Om and Aum are the same thing; it's just written two different ways. Think of "Om" as the phonetic spelling and "Aum" as the actual spelling. The sound of "Aum" - the slow, calming chant many associate with the word, is the sound that was made when all of creation came into existence. The essence of the universe and all creation, wrapped up in one unimaginable and indescribable aggregate (for lack of a better term), is known as Brahman. The "Om" represents the four divine states of Brahman - metta (loving kindness), karuna (compassion), mudita (sympathetic joy), and upekkha (equanimity). Brahman is actually a core belief system in both Hinduism and Buddhism, both of which use Om regularly in their daily life. (Feel free to research further on this with the links below - it's quite fascinating.)
So, just the sound of "Aum" is so beyond human comprehension that it boggles the mind, and then there is the symbol as well. Just as Brahma is the culmination of everything, so is the Om symbol. It's written in Sanskrit, and each part of the symbol has a very significant purpose. The two curls on top of each other (that sort of look like the number 3), with the downward curl that spirals out from the "3" shape, each represent a state of consciousness. The large, bottom curl stands for the normal state of being awake, which you probably are in right now. The curl above it stands for deep sleep, while the curl emanating out from the center of the two represents the dream state. Those are the states of consciousness that every human on earth experiences. But the dot and the open curve above that is what elevates the symbol to a much higher and more sacred meaning. The dot represents absolute consciousness; that's not the same as merely being awake, but it means being fully aware of yourself and everything around you. The open curve that cradles the dot represents an infinitely open mind, which is required to achieve that level of absolute consciousness.* (See note below)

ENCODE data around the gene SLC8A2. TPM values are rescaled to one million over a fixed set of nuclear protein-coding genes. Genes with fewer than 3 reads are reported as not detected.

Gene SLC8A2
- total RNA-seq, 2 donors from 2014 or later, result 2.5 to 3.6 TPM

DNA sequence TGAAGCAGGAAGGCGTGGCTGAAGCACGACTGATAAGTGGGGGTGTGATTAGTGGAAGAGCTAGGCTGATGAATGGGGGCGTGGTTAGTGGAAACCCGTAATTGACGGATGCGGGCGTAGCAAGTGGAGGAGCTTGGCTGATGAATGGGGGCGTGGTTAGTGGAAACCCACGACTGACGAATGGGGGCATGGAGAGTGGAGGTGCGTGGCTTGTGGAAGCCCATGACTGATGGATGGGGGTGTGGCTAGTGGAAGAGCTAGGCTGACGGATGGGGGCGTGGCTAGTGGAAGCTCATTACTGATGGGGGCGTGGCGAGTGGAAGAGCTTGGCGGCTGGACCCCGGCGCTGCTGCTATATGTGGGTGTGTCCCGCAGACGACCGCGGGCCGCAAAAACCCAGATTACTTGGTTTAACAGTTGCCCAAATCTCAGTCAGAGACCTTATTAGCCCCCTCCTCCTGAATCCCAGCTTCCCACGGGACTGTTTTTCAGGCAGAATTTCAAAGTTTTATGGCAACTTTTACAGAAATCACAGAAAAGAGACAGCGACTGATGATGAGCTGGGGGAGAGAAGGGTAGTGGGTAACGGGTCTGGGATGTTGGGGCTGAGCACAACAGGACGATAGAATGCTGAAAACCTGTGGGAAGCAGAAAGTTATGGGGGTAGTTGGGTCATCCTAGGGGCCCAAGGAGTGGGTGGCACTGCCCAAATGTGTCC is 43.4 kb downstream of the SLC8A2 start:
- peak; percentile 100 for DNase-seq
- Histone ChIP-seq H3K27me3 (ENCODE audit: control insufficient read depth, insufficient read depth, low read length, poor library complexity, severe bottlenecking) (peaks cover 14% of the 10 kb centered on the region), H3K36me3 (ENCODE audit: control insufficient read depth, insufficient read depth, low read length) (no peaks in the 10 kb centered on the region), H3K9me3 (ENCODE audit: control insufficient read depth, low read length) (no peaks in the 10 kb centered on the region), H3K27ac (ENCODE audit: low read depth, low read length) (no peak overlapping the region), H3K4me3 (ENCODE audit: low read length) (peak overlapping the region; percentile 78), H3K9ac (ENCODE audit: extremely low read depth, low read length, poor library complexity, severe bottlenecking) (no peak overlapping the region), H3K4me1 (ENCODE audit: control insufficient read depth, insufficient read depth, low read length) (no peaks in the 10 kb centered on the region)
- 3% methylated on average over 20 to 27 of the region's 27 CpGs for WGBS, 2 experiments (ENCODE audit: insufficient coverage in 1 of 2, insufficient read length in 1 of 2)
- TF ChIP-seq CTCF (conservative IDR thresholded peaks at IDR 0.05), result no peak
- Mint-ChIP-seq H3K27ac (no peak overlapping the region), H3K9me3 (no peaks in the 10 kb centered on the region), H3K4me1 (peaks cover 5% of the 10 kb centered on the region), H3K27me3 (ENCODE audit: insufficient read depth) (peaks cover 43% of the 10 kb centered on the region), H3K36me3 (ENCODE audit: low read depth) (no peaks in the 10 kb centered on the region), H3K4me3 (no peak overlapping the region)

As you can see, it's not just a soothing chant or a pretty symbol. If you plan to place an "Om" on your body, you need to understand and embrace all that it stands for.
Note: After my own personal research on this symbol, it occurs to me that the symbol in the tattoo seen here may actually be incorrect as it's missing the dream state curl to the right of the "3" shape. I'm not knowledgeable enough on the subject to know if this is an acceptable variation to those in the various faiths that hold the "Om" in great esteem. I'm going to continue doing some research and will hopefully have more information to add in coming weeks. There are, however, known acceptable variations: the Jain Om, the Tibetan Om, the Vedic Om, and the Sikh Ek Onkar.